Version Reviewed: 3.0.1
iPhone Integration Rating:
User Interface Rating:
Re-use / Replay Value Rating:
I own a pretty expensive digital camera. The problem I have with it, however, is that, unlike my iPhone, I never have it when I need it. If I don’t genuinely forget to bring it to family gatherings, events, etc. I disingenuinely “forget” to bring it, because I don’t feel like having to deal with the hassle of ensuring the batteries are charged, adjusting all those crazy settings, then downloading all the pictures I took to my PC. What a pain! Why should I have to subject myself to a higher megapixel rate when I already have my 2.0 (that’s right, 2.0) megapixel camera, which also happens to be a phone and a video camera, already with me. I can take all the pictures I want and do with them what I wish, whenever I wish, without having the afore-mentioned hassles. It’s simply easier to make the most out of my iPhone, since it’s always with me.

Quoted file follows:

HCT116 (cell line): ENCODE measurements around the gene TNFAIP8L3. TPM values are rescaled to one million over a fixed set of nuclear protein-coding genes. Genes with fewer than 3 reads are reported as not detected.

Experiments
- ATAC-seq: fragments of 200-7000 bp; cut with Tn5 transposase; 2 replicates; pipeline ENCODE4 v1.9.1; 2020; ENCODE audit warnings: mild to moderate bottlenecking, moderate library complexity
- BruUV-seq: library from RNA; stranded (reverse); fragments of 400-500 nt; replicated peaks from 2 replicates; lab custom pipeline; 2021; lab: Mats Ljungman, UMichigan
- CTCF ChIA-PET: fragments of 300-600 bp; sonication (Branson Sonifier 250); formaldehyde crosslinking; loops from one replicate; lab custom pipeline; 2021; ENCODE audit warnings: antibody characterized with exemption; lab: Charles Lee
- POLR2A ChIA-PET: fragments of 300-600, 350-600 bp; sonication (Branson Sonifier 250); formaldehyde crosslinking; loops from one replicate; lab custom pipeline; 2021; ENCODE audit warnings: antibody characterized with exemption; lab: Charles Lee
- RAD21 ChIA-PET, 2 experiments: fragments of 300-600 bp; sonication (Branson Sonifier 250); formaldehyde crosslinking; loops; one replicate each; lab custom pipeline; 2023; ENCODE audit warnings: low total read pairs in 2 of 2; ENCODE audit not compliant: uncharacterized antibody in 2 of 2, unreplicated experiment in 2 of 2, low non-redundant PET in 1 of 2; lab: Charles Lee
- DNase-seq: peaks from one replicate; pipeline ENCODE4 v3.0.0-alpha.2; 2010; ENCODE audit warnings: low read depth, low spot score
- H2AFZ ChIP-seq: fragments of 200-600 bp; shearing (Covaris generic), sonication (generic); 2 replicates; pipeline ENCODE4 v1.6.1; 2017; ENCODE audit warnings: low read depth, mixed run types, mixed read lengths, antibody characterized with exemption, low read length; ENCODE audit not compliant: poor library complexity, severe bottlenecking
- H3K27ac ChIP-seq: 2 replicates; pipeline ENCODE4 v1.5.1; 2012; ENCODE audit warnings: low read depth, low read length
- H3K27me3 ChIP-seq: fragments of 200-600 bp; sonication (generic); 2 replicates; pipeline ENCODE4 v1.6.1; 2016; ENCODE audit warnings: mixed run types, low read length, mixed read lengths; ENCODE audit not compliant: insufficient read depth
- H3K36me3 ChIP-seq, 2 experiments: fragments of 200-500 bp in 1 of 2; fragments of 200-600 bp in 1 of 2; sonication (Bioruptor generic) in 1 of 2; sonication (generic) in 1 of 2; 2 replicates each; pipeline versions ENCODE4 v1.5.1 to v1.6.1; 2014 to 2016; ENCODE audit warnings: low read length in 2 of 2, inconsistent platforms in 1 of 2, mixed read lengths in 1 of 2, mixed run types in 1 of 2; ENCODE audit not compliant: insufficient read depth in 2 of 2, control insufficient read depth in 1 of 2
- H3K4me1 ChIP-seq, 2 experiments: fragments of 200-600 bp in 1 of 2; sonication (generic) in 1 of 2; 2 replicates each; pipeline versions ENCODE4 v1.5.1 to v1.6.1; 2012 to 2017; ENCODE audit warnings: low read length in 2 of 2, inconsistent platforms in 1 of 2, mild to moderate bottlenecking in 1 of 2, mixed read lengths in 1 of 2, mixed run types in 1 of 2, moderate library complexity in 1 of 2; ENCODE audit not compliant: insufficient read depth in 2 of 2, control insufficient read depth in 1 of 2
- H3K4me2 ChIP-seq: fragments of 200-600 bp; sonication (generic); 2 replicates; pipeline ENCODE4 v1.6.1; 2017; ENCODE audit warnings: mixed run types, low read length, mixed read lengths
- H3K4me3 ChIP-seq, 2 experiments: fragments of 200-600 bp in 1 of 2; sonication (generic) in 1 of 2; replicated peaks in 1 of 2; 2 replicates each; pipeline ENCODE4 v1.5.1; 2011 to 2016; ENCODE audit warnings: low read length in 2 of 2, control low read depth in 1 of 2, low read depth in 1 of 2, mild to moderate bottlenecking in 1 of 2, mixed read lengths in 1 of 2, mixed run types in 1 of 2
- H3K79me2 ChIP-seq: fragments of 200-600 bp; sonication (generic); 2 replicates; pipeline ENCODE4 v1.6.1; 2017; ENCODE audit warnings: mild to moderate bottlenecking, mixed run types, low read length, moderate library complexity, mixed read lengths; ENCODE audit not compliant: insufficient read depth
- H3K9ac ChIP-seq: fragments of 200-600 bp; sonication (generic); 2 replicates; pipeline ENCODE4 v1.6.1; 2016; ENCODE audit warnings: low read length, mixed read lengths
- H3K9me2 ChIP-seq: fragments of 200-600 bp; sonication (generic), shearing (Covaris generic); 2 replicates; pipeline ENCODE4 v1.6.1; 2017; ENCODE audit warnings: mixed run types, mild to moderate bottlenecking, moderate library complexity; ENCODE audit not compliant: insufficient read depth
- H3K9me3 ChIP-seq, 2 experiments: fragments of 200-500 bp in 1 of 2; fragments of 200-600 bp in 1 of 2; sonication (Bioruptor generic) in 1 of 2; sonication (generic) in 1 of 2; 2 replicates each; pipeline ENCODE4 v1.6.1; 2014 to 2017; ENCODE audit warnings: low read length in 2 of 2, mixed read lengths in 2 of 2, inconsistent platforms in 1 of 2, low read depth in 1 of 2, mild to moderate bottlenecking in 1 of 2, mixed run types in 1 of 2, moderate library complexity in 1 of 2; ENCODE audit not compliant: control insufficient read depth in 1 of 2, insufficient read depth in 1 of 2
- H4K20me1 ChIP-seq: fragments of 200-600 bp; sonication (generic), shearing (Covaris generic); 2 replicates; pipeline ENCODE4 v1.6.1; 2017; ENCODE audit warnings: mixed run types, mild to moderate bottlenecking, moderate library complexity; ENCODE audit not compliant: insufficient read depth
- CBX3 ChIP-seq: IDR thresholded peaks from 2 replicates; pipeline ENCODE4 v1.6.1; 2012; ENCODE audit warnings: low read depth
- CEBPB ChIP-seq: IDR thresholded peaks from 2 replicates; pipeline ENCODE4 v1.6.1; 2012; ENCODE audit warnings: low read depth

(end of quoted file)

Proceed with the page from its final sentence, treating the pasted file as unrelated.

That said, it’s painfully obvious, based on the number of photography-based apps currently in the app store, that Apple’s native camera is, for lack of a better word, lacking. Developers continue to create applications that provide features the iPhone’s camera currently lacks, but few turn it into a complete, feature-rich, self sufficient, stand-alone digital camera. G700 – 1st Soft Camera, developed by Shiningworks, does.
Shiningworks currently offers the G700 and G400 Pro camera applications, designed for both iPhone users and photographers, in the app store. G700 is an all-in-one camera app, with more than 20 features/add-on functions integrated into it, such as (pseudo) Flash, Auto Focus, Zoom, Burst Mode, Timer, Voice Trigger, etc. G400 Pro contains all the functions of G700, but its framework provides for a more efficient/faster user experience. Both mimic the look and behavior of a real digital camera and essentially contain the same features, but this review will focus on G700.